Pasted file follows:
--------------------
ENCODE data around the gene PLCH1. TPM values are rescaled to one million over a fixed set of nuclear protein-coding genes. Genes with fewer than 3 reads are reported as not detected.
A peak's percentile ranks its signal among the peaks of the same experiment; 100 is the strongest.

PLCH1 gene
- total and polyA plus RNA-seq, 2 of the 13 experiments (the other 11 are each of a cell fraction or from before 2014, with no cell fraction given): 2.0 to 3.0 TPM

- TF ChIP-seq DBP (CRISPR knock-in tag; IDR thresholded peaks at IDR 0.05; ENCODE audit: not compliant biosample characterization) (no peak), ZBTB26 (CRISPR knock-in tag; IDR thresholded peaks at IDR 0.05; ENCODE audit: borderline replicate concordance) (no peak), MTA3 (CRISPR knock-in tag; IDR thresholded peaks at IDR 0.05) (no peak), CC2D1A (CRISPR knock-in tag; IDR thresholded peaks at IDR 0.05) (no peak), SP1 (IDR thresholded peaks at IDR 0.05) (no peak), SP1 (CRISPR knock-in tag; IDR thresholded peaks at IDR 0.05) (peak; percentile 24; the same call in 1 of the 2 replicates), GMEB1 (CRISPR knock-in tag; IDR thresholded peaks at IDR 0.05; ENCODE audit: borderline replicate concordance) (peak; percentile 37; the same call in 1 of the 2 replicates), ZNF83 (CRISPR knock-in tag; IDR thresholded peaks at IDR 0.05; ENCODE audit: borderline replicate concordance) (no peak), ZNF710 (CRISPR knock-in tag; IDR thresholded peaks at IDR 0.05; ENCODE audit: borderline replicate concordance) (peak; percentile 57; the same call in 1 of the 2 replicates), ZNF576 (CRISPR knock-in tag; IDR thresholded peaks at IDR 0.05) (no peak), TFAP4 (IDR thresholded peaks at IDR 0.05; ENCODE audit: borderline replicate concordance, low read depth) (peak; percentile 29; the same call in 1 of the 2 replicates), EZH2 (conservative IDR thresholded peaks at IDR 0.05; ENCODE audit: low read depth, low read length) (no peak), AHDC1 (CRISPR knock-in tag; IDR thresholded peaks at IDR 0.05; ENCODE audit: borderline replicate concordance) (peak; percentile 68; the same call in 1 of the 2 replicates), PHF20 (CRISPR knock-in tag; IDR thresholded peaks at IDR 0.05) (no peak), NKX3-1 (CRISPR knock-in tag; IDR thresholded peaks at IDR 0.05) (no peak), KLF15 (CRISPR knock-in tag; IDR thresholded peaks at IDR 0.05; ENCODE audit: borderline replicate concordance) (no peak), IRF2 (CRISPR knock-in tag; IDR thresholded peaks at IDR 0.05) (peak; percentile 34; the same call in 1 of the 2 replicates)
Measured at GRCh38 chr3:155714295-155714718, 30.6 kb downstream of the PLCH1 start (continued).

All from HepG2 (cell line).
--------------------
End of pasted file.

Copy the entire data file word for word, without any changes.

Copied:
ENCODE data around the gene PLCH1. TPM values are rescaled to one million over a fixed set of nuclear protein-coding genes. Genes with fewer than 3 reads are reported as not detected.
A peak's percentile ranks its signal among the peaks of the same experiment; 100 is the strongest.

PLCH1 gene
- total and polyA plus RNA-seq, 2 of the 13 experiments (the other 11 are each of a cell fraction or from before 2014, with no cell fraction given): 2.0 to 3.0 TPM

- TF ChIP-seq DBP (CRISPR knock-in tag; IDR thresholded peaks at IDR 0.05; ENCODE audit: not compliant biosample characterization) (no peak), ZBTB26 (CRISPR knock-in tag; IDR thresholded peaks at IDR 0.05; ENCODE audit: borderline replicate concordance) (no peak), MTA3 (CRISPR knock-in tag; IDR thresholded peaks at IDR 0.05) (no peak), CC2D1A (CRISPR knock-in tag; IDR thresholded peaks at IDR 0.05) (no peak), SP1 (IDR thresholded peaks at IDR 0.05) (no peak), SP1 (CRISPR knock-in tag; IDR thresholded peaks at IDR 0.05) (peak; percentile 24; the same call in 1 of the 2 replicates), GMEB1 (CRISPR knock-in tag; IDR thresholded peaks at IDR 0.05; ENCODE audit: borderline replicate concordance) (peak; percentile 37; the same call in 1 of the 2 replicates), ZNF83 (CRISPR knock-in tag; IDR thresholded peaks at IDR 0.05; ENCODE audit: borderline replicate concordance) (no peak), ZNF710 (CRISPR knock-in tag; IDR thresholded peaks at IDR 0.05; ENCODE audit: borderline replicate concordance) (peak; percentile 57; the same call in 1 of the 2 replicates), ZNF576 (CRISPR knock-in tag; IDR thresholded peaks at IDR 0.05) (no peak), TFAP4 (IDR thresholded peaks at IDR 0.05; ENCODE audit: borderline replicate concordance, low read depth) (peak; percentile 29; the same call in 1 of the 2 replicates), EZH2 (conservative IDR thresholded peaks at IDR 0.05; ENCODE audit: low read depth, low read length) (no peak), AHDC1 (CRISPR knock-in tag; IDR thresholded peaks at IDR 0.05; ENCODE audit: borderline replicate concordance) (peak; percentile 68; the same call in 1 of the 2 replicates), PHF20 (CRISPR knock-in tag; IDR thresholded peaks at IDR 0.05) (no peak), NKX3-1 (CRISPR knock-in tag; IDR thresholded peaks at IDR 0.05) (no peak), KLF15 (CRISPR knock-in tag; IDR thresholded peaks at IDR 0.05; ENCODE audit: borderline replicate concordance) (no peak), IRF2 (CRISPR knock-in tag; IDR thresholded peaks at IDR 0.05) (peak; percentile 34; the same call in 1 of the 2 replicates)
Measured at GRCh38 chr3:155714295-155714718, 30.6 kb downstream of the PLCH1 start (continued).

All from HepG2 (cell line).